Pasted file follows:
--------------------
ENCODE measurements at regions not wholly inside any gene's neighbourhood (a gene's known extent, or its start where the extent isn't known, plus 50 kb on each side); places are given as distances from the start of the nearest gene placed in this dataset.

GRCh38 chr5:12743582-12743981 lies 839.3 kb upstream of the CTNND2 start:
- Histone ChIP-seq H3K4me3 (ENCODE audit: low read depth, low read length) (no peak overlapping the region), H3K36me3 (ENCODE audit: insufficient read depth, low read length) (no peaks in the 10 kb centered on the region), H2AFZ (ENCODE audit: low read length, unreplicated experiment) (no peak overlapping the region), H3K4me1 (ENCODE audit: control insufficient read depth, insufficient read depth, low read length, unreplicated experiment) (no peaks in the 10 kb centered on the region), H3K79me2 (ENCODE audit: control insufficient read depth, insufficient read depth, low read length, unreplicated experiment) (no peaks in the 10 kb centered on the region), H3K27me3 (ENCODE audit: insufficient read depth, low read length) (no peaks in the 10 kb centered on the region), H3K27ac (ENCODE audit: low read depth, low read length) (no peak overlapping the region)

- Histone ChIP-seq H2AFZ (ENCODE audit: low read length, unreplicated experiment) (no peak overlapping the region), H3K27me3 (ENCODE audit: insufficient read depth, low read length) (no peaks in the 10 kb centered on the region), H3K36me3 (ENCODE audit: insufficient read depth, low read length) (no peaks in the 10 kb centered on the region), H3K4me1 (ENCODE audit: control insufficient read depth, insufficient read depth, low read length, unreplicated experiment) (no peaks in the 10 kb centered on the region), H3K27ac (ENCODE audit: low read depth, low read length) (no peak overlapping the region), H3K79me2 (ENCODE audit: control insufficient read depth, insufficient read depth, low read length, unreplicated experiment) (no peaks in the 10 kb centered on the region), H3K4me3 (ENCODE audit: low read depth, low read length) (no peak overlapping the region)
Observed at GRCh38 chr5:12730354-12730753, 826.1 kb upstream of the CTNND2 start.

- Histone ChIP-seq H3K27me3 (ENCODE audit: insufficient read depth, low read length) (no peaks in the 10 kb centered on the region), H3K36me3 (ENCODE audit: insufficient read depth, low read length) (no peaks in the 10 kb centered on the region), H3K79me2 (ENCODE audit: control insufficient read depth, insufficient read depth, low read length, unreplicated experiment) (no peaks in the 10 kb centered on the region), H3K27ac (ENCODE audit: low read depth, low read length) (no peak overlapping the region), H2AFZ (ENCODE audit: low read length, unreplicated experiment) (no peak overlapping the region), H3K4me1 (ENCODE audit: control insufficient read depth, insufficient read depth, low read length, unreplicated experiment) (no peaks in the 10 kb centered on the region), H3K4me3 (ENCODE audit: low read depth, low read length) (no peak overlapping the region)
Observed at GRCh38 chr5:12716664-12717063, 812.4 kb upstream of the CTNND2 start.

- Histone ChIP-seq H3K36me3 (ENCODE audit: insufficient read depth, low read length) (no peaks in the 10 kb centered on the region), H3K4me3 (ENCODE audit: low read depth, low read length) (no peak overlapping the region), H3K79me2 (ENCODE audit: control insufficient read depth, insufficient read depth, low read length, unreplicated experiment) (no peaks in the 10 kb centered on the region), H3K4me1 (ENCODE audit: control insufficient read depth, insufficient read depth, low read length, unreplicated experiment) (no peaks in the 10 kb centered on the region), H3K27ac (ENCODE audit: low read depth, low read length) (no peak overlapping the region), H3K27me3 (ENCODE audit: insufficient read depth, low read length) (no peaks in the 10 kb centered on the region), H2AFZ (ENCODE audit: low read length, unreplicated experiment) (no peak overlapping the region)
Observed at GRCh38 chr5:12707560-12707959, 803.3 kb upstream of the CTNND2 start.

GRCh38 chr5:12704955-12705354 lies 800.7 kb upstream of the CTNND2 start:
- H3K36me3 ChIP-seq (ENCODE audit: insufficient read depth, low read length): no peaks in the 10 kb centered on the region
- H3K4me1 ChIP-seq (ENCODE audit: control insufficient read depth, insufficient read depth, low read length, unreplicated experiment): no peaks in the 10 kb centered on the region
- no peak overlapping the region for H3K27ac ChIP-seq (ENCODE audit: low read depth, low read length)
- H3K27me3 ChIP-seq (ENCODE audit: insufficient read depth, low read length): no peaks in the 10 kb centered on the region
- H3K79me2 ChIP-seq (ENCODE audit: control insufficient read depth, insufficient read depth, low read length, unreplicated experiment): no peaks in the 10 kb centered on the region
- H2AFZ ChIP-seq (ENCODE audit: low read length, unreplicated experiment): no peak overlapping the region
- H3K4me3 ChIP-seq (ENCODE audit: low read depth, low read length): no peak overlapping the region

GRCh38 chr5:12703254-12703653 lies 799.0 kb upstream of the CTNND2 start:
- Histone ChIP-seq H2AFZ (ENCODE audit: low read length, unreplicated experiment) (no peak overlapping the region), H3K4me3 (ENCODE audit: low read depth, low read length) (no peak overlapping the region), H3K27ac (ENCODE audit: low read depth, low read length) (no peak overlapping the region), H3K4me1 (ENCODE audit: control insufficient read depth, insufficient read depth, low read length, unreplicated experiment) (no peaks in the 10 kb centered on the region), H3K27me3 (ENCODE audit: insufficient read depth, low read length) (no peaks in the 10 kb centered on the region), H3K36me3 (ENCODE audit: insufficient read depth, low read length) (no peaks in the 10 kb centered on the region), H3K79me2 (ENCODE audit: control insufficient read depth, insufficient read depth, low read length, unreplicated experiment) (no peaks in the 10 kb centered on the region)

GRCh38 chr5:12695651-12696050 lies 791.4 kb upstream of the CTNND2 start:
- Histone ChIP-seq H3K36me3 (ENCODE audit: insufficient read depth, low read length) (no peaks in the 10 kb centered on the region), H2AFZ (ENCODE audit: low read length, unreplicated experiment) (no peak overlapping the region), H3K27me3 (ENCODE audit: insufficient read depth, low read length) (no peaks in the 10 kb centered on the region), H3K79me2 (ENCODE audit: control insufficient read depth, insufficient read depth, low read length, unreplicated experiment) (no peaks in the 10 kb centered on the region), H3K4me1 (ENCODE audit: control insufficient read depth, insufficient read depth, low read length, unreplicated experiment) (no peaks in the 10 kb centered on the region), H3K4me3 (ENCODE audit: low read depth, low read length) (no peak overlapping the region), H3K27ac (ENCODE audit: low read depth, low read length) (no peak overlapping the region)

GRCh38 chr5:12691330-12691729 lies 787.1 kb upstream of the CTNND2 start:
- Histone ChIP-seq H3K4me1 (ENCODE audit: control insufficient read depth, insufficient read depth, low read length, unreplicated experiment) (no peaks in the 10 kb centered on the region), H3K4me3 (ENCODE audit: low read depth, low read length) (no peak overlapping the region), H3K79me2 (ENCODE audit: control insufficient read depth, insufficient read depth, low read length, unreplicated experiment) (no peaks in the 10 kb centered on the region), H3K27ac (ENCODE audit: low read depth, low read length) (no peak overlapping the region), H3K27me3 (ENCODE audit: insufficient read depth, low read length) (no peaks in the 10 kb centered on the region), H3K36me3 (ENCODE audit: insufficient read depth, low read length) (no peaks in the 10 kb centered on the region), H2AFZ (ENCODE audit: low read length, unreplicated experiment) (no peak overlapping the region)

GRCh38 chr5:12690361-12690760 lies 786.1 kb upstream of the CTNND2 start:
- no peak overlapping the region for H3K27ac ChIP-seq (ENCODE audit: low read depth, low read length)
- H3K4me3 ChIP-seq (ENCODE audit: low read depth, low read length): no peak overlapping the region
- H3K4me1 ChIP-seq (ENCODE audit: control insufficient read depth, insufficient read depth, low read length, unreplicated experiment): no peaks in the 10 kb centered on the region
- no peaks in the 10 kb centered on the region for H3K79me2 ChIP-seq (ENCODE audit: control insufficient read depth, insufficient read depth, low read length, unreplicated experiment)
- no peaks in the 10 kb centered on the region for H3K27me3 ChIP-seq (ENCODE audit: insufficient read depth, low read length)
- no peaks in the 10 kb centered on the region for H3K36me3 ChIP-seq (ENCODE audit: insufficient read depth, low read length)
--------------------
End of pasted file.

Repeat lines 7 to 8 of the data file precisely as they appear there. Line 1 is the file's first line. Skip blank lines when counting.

Observed at GRCh38 chr5:12716664-12717063, 812.4 kb upstream of the CTNND2 start.

- Histone ChIP-seq H3K36me3 (ENCODE audit: insufficient read depth, low read length) (no peaks in the 10 kb centered on the region), H3K4me3 (ENCODE audit: low read depth, low read length) (no peak overlapping the region), H3K79me2 (ENCODE audit: control insufficient read depth, insufficient read depth, low read length, unreplicated experiment) (no peaks in the 10 kb centered on the region), H3K4me1 (ENCODE audit: control insufficient read depth, insufficient read depth, low read length, unreplicated experiment) (no peaks in the 10 kb centered on the region), H3K27ac (ENCODE audit: low read depth, low read length) (no peak overlapping the region), H3K27me3 (ENCODE audit: insufficient read depth, low read length) (no peaks in the 10 kb centered on the region), H2AFZ (ENCODE audit: low read length, unreplicated experiment) (no peak overlapping the region)